There has been a lot said and written about the commonalities of men and women gamblers and their differences.  For many men, it’s about being the “big shot”, showing off, taking a chance and winning big in some cases.  For many women, it’s more about escape and isolation. There’s one aspect, however, where this invisible dividing line blurs.  When I say I didn’t want to be a “big shot”, why then was it so important to me to use my “player’s card” at various casinos, and earn points so I could have the so-called “freebies” – like free room nights, free meals, free shows?  But more often than not, there’s no such thing as a “freebie.”

I remember about a year ago when I lost my whole paycheck at a locals casino.  A couple of days later I had no money, so my son and I went to the same casino and used some of my “points” to get a pizza in their Italian deli.  As we left, my son shouted out: “Thanks for the f____ing $1,000 pizza!” (Out of the mouths of slightly jaded babes!).

A funny thing about my style of playing is I didn’t want anyone to know if I hit a jackpot.  I wanted to just keep on playing – no congratulations or anything like that.  I was dead serious about this thing, and I didn’t want anything to interfere with my play.

Many times I sat there for 7 or 8 hours straight, without even taking a bathroom break. When I did, it was nearly impossible to make it without having an accident. So far I’ve concentrated on what I liked about being in the casinos.  What didn’t I like? Well, I didn’t like losing, and “chasing” my losses – or winning and yet not being able to quit until I’d put it all back. I didn’t like trying to get money out of a bank ATM machine, and being told “Unable to complete transaction”.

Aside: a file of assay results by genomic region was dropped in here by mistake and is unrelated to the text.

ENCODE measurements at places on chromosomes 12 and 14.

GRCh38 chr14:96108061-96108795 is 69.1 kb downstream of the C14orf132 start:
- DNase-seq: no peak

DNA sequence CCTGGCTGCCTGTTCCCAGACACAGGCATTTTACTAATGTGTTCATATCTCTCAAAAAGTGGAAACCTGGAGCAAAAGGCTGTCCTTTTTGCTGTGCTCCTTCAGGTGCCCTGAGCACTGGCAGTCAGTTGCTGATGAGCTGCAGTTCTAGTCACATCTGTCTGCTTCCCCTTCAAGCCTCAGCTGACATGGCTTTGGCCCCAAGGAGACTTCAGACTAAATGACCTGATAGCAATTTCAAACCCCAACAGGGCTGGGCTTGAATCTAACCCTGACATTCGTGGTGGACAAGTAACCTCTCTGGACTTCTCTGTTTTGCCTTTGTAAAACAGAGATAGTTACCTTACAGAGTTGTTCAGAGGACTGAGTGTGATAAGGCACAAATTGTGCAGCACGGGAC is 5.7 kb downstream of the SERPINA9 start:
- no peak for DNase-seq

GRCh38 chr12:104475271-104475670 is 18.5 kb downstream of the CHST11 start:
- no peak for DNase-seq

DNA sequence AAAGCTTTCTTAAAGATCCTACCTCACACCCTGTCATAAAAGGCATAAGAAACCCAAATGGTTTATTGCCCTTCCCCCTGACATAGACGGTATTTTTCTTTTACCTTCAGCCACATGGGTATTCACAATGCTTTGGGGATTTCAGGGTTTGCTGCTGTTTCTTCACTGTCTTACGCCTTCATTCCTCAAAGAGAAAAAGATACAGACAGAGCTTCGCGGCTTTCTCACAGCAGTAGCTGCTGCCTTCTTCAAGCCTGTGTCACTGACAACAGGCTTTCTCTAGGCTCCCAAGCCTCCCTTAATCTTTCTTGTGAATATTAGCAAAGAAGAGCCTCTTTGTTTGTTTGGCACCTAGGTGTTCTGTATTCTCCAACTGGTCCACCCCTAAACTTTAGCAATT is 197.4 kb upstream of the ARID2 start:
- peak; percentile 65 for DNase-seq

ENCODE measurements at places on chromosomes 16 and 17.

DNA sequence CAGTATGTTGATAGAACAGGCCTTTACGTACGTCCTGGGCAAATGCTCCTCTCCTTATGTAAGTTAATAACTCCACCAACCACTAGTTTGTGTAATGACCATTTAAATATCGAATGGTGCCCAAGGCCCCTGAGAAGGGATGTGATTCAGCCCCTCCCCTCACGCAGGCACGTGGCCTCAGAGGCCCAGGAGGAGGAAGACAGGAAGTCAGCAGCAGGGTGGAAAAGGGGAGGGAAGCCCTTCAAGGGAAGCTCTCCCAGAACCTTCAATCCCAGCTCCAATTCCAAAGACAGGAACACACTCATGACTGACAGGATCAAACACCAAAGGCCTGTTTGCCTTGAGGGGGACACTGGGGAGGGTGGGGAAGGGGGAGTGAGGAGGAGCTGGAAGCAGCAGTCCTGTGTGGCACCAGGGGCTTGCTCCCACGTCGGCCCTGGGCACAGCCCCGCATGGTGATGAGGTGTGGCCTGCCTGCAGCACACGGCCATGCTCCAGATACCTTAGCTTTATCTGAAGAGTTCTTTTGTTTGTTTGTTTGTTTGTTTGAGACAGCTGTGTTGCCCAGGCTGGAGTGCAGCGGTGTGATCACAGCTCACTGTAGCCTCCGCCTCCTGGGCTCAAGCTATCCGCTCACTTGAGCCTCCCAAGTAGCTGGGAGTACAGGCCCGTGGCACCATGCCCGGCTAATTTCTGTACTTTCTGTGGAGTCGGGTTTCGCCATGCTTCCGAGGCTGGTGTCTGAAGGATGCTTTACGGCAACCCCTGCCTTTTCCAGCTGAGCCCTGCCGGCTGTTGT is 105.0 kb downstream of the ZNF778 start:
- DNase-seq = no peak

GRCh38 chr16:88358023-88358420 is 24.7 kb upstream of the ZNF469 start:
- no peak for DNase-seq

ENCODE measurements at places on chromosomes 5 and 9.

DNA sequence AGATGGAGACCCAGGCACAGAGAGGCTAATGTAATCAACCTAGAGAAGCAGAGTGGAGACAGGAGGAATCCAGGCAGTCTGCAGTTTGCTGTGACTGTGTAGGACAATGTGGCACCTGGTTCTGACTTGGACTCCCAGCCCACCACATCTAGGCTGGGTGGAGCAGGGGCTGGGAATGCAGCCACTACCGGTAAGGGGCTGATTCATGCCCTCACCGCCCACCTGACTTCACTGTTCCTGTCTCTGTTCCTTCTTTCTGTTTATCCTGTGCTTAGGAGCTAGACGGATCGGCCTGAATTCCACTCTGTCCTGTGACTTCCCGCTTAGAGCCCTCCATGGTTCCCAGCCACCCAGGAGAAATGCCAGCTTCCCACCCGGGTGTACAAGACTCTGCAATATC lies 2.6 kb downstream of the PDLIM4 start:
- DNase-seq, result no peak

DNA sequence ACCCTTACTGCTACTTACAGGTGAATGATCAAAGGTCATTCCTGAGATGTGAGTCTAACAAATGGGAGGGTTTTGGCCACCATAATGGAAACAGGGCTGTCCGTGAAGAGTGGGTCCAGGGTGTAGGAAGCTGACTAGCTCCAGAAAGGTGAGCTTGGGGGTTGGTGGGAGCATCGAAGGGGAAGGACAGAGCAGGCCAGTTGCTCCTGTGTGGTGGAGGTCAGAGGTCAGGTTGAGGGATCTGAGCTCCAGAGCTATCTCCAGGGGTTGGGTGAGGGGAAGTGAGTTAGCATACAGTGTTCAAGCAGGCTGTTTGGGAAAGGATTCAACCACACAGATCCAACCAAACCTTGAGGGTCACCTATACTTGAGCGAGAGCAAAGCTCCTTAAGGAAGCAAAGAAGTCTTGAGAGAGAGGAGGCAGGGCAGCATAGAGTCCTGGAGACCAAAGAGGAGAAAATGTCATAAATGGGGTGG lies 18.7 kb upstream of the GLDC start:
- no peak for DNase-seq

I didn’t like looking at myself in the bathroom mirror and seeing this strange, wild-eyed, with mussed up hair, confused and scared looking. Can you believe that even looking like this, some men actually “hit on me”?  I guess it was a matter of recognizing what they thought was “easy prey.” But I never resorted to that.  That was one of those “not yets.”  Not saying that it couldn’t have happened – just that it didn’t.

Worst of all, I hated coming home to anger and sadness, disappointment –my husband and my child looking forlorn and lost. What happened, Mommy?  Where was the pizza you said you’d bring home? Even when I had won, they usually weren’t that happy –unless I gave my husband some money so he could do what he wanted (gamble – or buy drugs), and get my son a new Play Station game or something like that, or say, “It’s OK, you don’t need to go to school today.”  He learned manipulation from the best teachers – me and his father.

I’ve managed to hit two milestones here while living in Las Vegas – of over a year “bet free”, but I never got much further than that. Looking back, I think it was because I thought I didn’t deserve any kind of success.  I was worthless. For the most part, I hadn’t really applied the 12 steps to my life –I just went on with it, usually as the martyr, until the pressure got so great and life looked so hopeless, that I had to go out and release my escape valve. All the pain and remorse of the past temporarily disappeared, in my pursuit of the fantasyland escape – the immediate fix, not thinking about the long-term effects.

The worst thing about living in Las Vegas and being a compulsive gambler is that the gambling is so accessible – you don’t even have to think twice about it – just hop in your car and go. Even the 7-11 around the corner has a few machines (although I liked to stick to the casino atmosphere as I mentioned above).  The best thing about living in Las Vegas and being a compulsive gambler is that there is ALL kinds of help – if you want it.